E. Howard & Co. Model No. 58-12. Wall regulator. The largest size in oak. XX18.

The number 58 model has become a difficult clock to find today. It was offered in three separate sizes in the E. Howard clock catalogs. The smallest example measured 3 feet 6 inches long and is fitted with a dial that is approximately 8 inches in diameter. The middle size was 4 feet 3 inches long and had a dial that measured 10 inches in diameter. The largest version, has a case that measures 5 feet 4 inches long and has a dial that is 12 inches in diameter. The first orders for this model occurred on March 23rd, 1882. Six examples were made for Howard’s Boston office in that year. This suggests that all six of those clocks were sold somewhat locally. Three of those clocks were made in oak and the other three were made in walnut wood. In total, approximately 50 clocks of this specific model were ordered in its’ first year of production. This model caught on quickly.

This is the largest example of that model and features a case that is constructed of light oak and now retains a dry finish. Please note the decorative details that are incorporated in the design of this model. Some of these include a number of reeded details, Eastlake style carvings, radiant fans in the door and turned finials. The zinc dial is original to this clock and features a block signature. The weight driven movement is brass and of very good quality. The Maker’s name is die-stamped on the front plate along with the number “59.” This movement is also fitted with a Geneva stop works winding provision. This movement is weight driven and designed to run for 8 days on a wind. The pendulum rod is made of seasoned cherry and has been silvered. The bob uses zinc as the weight and this covered in brass for compensation. The bob retains its nickle finish that is decorated with an engine turned design. All of which is in excellent condition.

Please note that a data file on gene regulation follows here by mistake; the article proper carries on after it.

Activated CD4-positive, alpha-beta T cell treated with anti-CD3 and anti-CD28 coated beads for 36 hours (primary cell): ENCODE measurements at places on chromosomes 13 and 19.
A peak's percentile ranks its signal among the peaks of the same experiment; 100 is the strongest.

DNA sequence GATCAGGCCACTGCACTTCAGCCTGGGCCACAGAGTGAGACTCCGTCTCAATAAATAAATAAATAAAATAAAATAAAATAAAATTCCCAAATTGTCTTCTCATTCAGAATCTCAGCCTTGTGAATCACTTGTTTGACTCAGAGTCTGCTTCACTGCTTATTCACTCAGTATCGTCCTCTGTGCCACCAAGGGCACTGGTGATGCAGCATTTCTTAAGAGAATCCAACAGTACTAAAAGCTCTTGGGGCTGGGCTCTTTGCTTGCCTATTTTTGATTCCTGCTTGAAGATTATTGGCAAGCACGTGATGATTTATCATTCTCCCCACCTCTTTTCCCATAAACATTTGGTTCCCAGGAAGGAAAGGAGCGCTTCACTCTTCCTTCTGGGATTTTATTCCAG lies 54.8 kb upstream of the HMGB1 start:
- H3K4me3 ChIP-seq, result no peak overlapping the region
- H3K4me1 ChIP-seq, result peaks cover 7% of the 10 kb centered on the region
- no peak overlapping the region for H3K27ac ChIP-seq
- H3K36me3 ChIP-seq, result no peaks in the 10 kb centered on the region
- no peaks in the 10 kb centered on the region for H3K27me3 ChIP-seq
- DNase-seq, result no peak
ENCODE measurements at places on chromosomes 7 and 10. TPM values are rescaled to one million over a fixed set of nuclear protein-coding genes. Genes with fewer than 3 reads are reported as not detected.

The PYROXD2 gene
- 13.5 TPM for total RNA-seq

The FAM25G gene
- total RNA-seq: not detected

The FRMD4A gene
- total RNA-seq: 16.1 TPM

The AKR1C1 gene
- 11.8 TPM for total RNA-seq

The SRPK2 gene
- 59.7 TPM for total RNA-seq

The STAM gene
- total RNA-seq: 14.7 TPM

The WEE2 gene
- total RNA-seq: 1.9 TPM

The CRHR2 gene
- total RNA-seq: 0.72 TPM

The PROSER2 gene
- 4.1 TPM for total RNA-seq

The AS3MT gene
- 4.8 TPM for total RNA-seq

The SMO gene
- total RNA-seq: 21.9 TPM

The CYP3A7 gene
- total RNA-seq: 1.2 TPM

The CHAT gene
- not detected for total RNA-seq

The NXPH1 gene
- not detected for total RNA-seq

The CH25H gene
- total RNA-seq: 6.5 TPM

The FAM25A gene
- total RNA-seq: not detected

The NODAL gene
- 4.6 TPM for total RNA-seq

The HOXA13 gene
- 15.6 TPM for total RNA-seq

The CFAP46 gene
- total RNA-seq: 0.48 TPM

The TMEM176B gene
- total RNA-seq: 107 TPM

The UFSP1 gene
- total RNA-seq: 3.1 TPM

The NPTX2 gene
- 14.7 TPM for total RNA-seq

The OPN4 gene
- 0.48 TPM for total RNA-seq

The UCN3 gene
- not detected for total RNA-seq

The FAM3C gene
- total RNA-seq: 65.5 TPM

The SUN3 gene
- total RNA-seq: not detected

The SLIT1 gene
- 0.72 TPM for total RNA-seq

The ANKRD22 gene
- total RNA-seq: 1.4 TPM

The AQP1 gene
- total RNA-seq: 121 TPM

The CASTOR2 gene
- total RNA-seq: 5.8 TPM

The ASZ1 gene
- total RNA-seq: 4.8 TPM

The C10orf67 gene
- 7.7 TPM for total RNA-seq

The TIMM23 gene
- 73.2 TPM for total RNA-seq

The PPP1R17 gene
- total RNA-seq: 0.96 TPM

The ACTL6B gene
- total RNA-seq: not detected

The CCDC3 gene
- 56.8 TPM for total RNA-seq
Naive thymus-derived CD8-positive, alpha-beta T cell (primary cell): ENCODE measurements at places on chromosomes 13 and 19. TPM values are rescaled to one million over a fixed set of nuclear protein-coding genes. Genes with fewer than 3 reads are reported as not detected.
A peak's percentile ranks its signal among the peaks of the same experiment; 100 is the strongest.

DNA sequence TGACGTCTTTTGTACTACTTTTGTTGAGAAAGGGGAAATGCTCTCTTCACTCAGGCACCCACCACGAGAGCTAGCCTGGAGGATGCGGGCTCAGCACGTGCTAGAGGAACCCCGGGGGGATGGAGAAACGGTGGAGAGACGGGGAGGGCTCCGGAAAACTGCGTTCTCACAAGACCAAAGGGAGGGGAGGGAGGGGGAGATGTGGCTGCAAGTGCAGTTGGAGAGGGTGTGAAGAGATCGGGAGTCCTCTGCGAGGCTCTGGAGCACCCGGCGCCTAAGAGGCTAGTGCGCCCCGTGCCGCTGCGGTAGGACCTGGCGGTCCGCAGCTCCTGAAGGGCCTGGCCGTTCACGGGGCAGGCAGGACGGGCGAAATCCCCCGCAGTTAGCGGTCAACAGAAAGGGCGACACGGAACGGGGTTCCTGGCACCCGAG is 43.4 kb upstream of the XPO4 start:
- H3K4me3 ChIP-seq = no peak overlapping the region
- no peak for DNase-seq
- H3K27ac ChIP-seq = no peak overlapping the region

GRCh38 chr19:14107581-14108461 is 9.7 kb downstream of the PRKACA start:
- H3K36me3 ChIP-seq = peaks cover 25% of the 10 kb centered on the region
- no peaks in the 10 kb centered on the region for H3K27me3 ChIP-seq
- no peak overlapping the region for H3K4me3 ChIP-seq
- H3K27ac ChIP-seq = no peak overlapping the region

This fine example was made circa 1890.


About Edward Howard of Boston, Massachusetts.

The E. Howard Clock Company has an outstanding reputation for making high quality weight driven wall timepieces, standing regulators, public clocks and electro-mechanical master and watchman clocks.

The E. Howard & Company succeeded the Howard & Davis firm in 1857. The Howard and Davis firm was comprised of Edward Howard and David P. Davis and was established in 1842. Both men served their apprenticeship with Aaron Willard Jr of Boston. This firm was involved in watch and clock manufacturing since 1842. This firm also made high grade clocks, precision balances, sewing machines and fire engines. After the dissolution of Howard and Davis, Edward Howard went on to become Boston’s leading manufacture of weight driven clocks. This included residential clocks, commercial clocks and tower clocks. They also sold a large number of watchman and salve clock systems. These sold well in the late 1800’s.

It has been said that the E. Howard Clock company never made an inexpensive clock and that everything they made was of very good quality. As a result, Howard clocks have become very collectible and are prized by their owners. Today, the E. Howard clock name enjoys outstanding name recognition.

For a more in depth reading of E. Howard and his various businesses, please read “Willard’s Patent Time Pieces” written by Paul Foley.

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